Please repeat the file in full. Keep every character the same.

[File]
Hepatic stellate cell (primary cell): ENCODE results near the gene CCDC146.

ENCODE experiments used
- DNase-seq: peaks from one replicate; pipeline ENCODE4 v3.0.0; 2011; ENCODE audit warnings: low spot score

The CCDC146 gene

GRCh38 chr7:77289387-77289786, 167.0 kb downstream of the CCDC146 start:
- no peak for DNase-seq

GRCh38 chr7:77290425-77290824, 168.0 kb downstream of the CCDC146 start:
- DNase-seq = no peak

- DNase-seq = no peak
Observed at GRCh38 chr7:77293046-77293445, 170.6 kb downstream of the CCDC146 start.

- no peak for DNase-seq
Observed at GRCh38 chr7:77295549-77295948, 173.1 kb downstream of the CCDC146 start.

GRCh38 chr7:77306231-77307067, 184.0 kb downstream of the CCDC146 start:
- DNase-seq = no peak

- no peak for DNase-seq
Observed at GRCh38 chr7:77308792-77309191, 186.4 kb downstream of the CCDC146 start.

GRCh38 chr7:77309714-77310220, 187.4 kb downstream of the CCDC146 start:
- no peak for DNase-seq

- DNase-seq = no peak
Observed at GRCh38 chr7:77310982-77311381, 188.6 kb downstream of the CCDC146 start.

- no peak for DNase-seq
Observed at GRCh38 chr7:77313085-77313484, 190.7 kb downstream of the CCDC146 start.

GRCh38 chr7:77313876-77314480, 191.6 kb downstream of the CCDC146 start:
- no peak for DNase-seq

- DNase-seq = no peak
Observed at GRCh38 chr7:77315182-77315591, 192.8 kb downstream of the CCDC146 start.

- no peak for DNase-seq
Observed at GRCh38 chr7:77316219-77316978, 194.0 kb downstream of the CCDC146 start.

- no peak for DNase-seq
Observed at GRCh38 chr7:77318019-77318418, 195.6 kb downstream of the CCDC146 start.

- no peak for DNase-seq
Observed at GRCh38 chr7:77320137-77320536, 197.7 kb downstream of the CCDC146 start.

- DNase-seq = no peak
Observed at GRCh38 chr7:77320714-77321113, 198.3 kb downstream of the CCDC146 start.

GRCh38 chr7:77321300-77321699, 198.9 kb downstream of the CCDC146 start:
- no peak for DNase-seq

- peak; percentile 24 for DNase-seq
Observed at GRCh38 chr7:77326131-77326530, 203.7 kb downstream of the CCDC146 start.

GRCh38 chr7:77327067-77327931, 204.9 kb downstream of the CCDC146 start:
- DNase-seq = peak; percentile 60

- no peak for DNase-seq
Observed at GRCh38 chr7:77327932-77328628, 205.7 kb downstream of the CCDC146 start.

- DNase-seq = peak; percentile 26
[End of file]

Hepatic stellate cell (primary cell): ENCODE results near the gene CCDC146.

ENCODE experiments used
- DNase-seq: peaks from one replicate; pipeline ENCODE4 v3.0.0; 2011; ENCODE audit warnings: low spot score

The CCDC146 gene

GRCh38 chr7:77289387-77289786, 167.0 kb downstream of the CCDC146 start:
- no peak for DNase-seq

GRCh38 chr7:77290425-77290824, 168.0 kb downstream of the CCDC146 start:
- DNase-seq = no peak

- DNase-seq = no peak
Observed at GRCh38 chr7:77293046-77293445, 170.6 kb downstream of the CCDC146 start.

- no peak for DNase-seq
Observed at GRCh38 chr7:77295549-77295948, 173.1 kb downstream of the CCDC146 start.

GRCh38 chr7:77306231-77307067, 184.0 kb downstream of the CCDC146 start:
- DNase-seq = no peak

- no peak for DNase-seq
Observed at GRCh38 chr7:77308792-77309191, 186.4 kb downstream of the CCDC146 start.

GRCh38 chr7:77309714-77310220, 187.4 kb downstream of the CCDC146 start:
- no peak for DNase-seq

- DNase-seq = no peak
Observed at GRCh38 chr7:77310982-77311381, 188.6 kb downstream of the CCDC146 start.

- no peak for DNase-seq
Observed at GRCh38 chr7:77313085-77313484, 190.7 kb downstream of the CCDC146 start.

GRCh38 chr7:77313876-77314480, 191.6 kb downstream of the CCDC146 start:
- no peak for DNase-seq

- DNase-seq = no peak
Observed at GRCh38 chr7:77315182-77315591, 192.8 kb downstream of the CCDC146 start.

- no peak for DNase-seq
Observed at GRCh38 chr7:77316219-77316978, 194.0 kb downstream of the CCDC146 start.

- no peak for DNase-seq
Observed at GRCh38 chr7:77318019-77318418, 195.6 kb downstream of the CCDC146 start.

- no peak for DNase-seq
Observed at GRCh38 chr7:77320137-77320536, 197.7 kb downstream of the CCDC146 start.

- DNase-seq = no peak
Observed at GRCh38 chr7:77320714-77321113, 198.3 kb downstream of the CCDC146 start.

GRCh38 chr7:77321300-77321699, 198.9 kb downstream of the CCDC146 start:
- no peak for DNase-seq

- peak; percentile 24 for DNase-seq
Observed at GRCh38 chr7:77326131-77326530, 203.7 kb downstream of the CCDC146 start.

GRCh38 chr7:77327067-77327931, 204.9 kb downstream of the CCDC146 start:
- DNase-seq = peak; percentile 60

- no peak for DNase-seq
Observed at GRCh38 chr7:77327932-77328628, 205.7 kb downstream of the CCDC146 start.

- DNase-seq = peak; percentile 26